Wessex Chronicle: The back issues


One thing I have been meaning to do for ages is upload back issues of the Chronicle to the website. Well, with the change in format, now seems the perfect opportunity. Each of the links below will allow you to download a PDF of all the Chronicles I still have available, starting in 2012, when the digital edition was first launched. The most recent issues are not included, in deference to those who had subscribed. Update 02/01/2018: All issues are now uploaded. An index will appear in volume 18 issue 4, being emailed to former members soon. All four issues of volume 18 will be uploaded to this site in January 2019.

Volume 13, Issue 1
Volume 13, Issue 2
​​Volume 13, Issue 3
Volume 13, Issue 4
Volume 14, Issue 1
Volume 14, Issue 2
Volume 14, Issue 3
Volume 14, Issue 4
Volume 15, Issue 1
Volume 15, Issue 2
Volume 15, Issue 3
Volume 15, Issue 4
Volume 16, Issue 1
Volume 16, Issue 2
Volume 16, Issue 3
Volume 16, Issue 4
Volume 17, Issue 1
Volume 17, Issue 2
Volume 17, Issue 3
​Volume 17, Issue 4

Big changes are coming to Wessex Society

Well, it’s been a while since anything has been posted to this blog, but that’s about to change. You see, at our meeting on the 7th of October, we decided to disband as an organisation with a formal membership structure. But that does not mean the end of Wessex Society by any means. The Wessex Chronicle will now turn from a hugely expensive print magazine with a tiny circulation to…well, this blog. Contact us if you have an idea for an article or interview that you would like to see published. Our quarterly meetings in Salisbury will change from business meetings, with agendas and minutes, to purely social gatherings. And instead of membership fees, we now have a Patreon page, where people can donate online. The average monthly donation for Patreon pages is $4.44 (£3.34). At the time of writing this, the Society has 244 likes on Facebook. If each of those people donated the average amount, we could have an annual income of nearly £10,000. With that sort of money, we could achieve all sorts of projects that we had to shelve for lack of funds, such as:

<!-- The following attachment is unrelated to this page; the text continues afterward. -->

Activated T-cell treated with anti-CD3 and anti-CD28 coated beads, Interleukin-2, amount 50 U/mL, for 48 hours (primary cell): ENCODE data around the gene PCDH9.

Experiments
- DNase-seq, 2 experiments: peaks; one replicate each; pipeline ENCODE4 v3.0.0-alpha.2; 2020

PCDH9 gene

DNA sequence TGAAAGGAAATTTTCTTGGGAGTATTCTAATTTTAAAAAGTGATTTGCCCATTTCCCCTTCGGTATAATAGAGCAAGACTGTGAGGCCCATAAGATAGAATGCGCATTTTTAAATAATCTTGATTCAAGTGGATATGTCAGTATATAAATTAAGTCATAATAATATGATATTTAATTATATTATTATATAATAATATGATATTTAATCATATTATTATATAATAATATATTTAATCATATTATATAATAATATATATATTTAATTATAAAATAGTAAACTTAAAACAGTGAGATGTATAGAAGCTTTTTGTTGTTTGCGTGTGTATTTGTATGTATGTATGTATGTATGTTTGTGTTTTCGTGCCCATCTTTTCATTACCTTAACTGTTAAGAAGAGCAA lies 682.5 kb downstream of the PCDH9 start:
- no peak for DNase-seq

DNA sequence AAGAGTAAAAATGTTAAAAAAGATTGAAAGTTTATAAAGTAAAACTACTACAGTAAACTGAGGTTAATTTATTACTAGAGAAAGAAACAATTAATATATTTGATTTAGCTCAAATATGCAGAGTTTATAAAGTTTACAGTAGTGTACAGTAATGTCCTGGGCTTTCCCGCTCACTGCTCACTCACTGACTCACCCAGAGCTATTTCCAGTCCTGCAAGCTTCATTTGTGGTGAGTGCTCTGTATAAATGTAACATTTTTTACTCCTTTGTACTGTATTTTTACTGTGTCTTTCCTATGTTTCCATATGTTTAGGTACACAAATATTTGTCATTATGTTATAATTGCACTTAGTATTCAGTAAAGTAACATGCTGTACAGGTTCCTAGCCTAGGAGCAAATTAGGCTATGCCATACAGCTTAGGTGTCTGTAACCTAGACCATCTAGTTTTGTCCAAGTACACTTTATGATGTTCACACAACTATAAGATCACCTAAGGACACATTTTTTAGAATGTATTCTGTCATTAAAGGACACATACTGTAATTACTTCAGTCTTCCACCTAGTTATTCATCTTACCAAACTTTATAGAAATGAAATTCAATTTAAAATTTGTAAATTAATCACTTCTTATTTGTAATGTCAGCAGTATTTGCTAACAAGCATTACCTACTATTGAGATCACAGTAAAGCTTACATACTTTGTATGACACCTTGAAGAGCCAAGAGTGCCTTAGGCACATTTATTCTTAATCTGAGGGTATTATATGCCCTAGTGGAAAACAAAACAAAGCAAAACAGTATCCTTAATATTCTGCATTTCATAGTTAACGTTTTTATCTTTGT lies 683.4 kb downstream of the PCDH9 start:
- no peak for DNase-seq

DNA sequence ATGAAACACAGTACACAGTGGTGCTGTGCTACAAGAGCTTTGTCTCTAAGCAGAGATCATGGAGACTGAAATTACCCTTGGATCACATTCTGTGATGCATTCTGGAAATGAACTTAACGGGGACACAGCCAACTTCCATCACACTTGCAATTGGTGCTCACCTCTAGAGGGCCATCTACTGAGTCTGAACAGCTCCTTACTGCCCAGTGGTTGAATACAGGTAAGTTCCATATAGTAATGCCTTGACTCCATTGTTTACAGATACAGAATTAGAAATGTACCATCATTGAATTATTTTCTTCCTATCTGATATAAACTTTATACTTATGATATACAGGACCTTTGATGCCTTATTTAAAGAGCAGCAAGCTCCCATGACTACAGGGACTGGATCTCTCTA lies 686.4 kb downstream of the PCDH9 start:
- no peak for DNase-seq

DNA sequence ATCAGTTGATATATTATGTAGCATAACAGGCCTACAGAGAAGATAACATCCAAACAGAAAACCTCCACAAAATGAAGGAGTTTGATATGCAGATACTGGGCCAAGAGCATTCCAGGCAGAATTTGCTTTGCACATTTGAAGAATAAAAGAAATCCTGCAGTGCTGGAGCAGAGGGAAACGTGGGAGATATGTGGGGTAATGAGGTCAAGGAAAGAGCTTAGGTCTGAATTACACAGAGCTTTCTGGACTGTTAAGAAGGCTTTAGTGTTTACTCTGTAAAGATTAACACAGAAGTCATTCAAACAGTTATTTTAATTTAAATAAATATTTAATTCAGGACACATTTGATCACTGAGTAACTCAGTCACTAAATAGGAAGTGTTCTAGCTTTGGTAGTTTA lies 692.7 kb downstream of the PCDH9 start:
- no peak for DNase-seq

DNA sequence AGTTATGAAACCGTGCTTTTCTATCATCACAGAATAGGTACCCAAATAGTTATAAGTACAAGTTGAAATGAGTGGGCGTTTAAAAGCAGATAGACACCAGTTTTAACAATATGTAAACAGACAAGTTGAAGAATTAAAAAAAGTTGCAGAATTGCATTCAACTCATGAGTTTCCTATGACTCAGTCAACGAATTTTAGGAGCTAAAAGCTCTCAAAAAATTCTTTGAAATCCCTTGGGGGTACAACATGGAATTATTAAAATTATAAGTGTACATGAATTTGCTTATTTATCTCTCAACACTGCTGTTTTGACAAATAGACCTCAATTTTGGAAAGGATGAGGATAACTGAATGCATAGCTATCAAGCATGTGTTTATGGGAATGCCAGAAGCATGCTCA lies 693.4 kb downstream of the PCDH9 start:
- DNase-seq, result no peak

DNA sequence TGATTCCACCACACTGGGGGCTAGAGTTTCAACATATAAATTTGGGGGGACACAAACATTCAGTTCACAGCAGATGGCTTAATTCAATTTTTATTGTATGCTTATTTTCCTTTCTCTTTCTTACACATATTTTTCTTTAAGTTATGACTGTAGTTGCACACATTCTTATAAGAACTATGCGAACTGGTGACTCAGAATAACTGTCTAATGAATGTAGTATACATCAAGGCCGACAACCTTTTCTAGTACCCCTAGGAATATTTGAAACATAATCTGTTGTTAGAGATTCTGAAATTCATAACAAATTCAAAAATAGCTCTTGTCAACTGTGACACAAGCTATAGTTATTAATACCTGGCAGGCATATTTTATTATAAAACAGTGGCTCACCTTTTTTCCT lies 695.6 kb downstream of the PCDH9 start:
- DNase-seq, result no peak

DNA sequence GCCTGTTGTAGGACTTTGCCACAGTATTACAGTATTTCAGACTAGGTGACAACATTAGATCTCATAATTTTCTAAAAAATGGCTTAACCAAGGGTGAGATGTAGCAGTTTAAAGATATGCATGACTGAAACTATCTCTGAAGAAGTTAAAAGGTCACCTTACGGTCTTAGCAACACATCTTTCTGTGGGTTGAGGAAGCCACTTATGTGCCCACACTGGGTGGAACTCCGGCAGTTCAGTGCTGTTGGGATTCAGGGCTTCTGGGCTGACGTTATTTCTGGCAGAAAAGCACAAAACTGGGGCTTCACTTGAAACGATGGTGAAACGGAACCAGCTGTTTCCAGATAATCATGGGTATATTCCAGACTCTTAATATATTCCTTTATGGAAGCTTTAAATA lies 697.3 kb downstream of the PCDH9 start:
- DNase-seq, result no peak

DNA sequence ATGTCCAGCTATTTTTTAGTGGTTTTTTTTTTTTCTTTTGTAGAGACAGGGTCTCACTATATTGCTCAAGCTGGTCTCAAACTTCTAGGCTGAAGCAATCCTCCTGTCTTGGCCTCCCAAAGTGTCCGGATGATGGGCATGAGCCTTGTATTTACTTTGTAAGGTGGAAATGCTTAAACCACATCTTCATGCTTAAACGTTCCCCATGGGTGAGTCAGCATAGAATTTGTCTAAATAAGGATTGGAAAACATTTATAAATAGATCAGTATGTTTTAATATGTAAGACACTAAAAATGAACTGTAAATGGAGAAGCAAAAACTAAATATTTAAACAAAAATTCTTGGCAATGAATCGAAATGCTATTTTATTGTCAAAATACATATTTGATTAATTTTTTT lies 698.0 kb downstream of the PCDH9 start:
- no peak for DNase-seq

• Paying for contributions to the Chronicle, attracting a higher quality of contributor.
  • Sending out Wessex flags to private businesses, and to district and parish/town councils, as well as county councils and unitary authorities, for them to fly on St Ealdhelm’s Day.
  • Publishing our Essential Wessex series of books on Wessex history and landmarks.
  • Publishing our long-gestating Wessex Dialect Dictionary.
  • Sponsoring prizes in the arts for works exhibiting regional distinctiveness.

All these are previously-mooted ideas, thought there may be others we haven’t thought of. If you think of anything else, please speak up. But above all, donate! ​The more we can collect in donations, the bigger we can go. So, it’s over to you, lovely people.

St Ealdhelm’s Day round-up


The above images come from Dorset County Council, which was one of several councils to fly the Wessex flag outside its offices again this year. Somerset and Wiltshire councils also agreed to fly the flag, as did Portsmouth and Bristol City Councils, though a trip down to City Hall in Bristol failed to yield any evidence of them actually flying the flag we sent them. South Gloucestershire once again flatly refused, while Swindon asked for a flag, but not until the actual day, meaning that there was no way that we could get a flag to them on time.

Outside local government, Wiltshire Museum also flew the flag, pictured left. We had visited the museum as part of our annual St Ealdhelm’s Day walk, which this year was held in Devizes. A full report of the walk will appear in the next issue of the Wessex Chronicle.